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Active Thinking

At GAM Investments’ latest Active Thinking forum, David Dowsett discusses the key focus point for the week ahead: what central banks are going to do next and the inflation trajectory.

13 June 2023

Although last week was a relatively quiet one in terms of information releases, there are two points we believe are particularly worthy of note. First, the data that was released was on the softer side, namely the US ISM Services PMI number which at 50.3 was barely an expansion. Notably, this is the part of the economy that has been providing strength in the US. In addition, the weekly jobless claims number was quite significantly higher. That is only a one-week observation but suggests we are seeing some slowdown in US growth. It is also notable that the euro area confirmed it has been in a technical recession for the past two quarters – only a -0.1% growth rate in Q4 2022 and Q1 2023, but bearing in mind the relief that we had avoided the worst in Europe because the energy situation was better than expected, that is quite a significant observation. Second, last week, both the Bank of Canada and the Bank of Australia raised rates, having previously paused their interest rate hiking cycle. That was a surprise but speaks to what will be a focus point this week: what central banks are going to do next and the inflation trajectory.

The first key release this week will be the US CPI number for May. The headline number could be close to flat but I believe markets will be focusing much more on the increase in core inflation which is probably likely to show that year-on-year inflation in the US is running at around 5%, which is still too high and will need to be addressed by the Federal Reserve (Fed) when it meets on Wednesday. We believe the most likely outcome is that the Fed will pause on Wednesday, but it will be a hawkish pause in which Chairman Powell is likely to emphasise that the Fed is not at the end of the rate hiking cycle, but rather that it wants to take some time out to see what happens on growth relative to inflation. The stickiness of core inflation, which can be observed in many of the major economies in the developed world at the moment, will need to be addressed. This will be the first key central bank meeting to focus on but there are others that we will be watching as they show divergence in the direction that central banks are currently taking.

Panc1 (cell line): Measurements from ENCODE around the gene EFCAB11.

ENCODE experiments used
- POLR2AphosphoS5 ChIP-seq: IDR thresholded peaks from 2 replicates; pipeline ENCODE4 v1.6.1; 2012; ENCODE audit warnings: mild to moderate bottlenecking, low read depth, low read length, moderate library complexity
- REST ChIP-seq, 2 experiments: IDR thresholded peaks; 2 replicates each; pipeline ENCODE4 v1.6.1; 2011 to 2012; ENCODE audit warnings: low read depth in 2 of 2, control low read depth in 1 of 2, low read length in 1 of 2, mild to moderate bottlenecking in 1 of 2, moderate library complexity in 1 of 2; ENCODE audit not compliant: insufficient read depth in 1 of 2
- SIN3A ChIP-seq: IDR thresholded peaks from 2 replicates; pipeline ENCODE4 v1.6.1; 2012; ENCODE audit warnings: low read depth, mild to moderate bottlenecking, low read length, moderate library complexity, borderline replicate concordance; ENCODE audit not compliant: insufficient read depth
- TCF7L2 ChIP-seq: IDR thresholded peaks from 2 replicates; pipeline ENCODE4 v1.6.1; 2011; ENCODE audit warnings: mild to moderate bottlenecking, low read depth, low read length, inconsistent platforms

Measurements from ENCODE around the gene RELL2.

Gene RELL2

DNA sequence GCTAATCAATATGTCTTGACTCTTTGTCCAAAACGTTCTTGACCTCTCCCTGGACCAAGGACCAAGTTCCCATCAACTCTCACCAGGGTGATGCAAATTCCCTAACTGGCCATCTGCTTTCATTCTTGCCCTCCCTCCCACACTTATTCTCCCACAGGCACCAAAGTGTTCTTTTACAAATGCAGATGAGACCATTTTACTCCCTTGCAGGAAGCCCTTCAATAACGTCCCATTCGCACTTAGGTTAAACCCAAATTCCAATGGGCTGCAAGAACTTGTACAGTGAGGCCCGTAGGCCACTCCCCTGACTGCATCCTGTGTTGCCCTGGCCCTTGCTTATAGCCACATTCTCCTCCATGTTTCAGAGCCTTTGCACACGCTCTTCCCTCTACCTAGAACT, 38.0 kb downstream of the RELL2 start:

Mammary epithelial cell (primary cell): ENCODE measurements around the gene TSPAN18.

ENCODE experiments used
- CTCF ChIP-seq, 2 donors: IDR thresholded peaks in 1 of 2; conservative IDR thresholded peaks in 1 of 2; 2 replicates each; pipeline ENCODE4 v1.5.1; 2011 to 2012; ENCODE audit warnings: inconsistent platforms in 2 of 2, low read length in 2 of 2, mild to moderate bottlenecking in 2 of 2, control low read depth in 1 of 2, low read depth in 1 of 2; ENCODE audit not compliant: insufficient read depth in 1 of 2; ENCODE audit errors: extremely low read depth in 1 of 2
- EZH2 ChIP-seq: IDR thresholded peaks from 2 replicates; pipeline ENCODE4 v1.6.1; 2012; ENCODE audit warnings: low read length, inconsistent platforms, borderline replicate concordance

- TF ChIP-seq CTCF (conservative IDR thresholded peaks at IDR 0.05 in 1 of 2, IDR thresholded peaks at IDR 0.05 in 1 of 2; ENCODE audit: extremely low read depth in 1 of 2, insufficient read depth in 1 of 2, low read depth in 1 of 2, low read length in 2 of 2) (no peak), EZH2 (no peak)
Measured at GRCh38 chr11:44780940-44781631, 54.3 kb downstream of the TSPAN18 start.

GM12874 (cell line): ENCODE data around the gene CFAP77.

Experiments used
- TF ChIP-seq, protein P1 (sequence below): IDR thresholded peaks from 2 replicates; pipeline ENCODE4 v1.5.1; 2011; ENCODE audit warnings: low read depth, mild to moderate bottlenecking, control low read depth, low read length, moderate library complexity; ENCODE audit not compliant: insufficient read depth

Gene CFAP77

The European Central Bank (ECB) will meet on Thursday and is likely to hike. Again, even though we are in a technical recession in Europe, the ECB is likely to raise rates by 25 basis points (bps) because of the stickiness of core inflation and we believe it will signal that it will continue to hike a little further. On 15 July we also have the Bank of China meeting, where we may see a rate cut given weaker data from China. It will be a key focus to see what the central bank does in terms of liquidity.

Finally, we have the Bank of Japan (BoJ) meeting. It is probably worth reminding ourselves that despite interest rates increasing in most places in the developed world, Japan is still running a negative interest rate. The Japanese economy is performing fairly well and inflation is probably higher than expected, but we would not expect to see any change in official interest rates. The BoJ is likely to maintain that negative interest rate and to move extremely gradually. We will be watching for any potential change the bank might signal on the corridor for yield curve control in Japan.

We will also see data released from China during the week, as well as retail sales in the US. Is all of this going to change the direction for equities? Perhaps not in the short term. We still have relatively well supported developed market equities, at least in the absence of materially bad information and that may continue in the short term. I think it is worth emphasising, however, that for the medium term the balancing act that central banks are trying to perform of engineering a growth slowdown in the face of the continued stickiness of inflation is still there and remains a challenge for them, which has not been resolved in any way, shape or form. We will see some significant signposting on how they are addressing that challenge over the next few days, which will be worth paying close attention to.

Important disclosures and information
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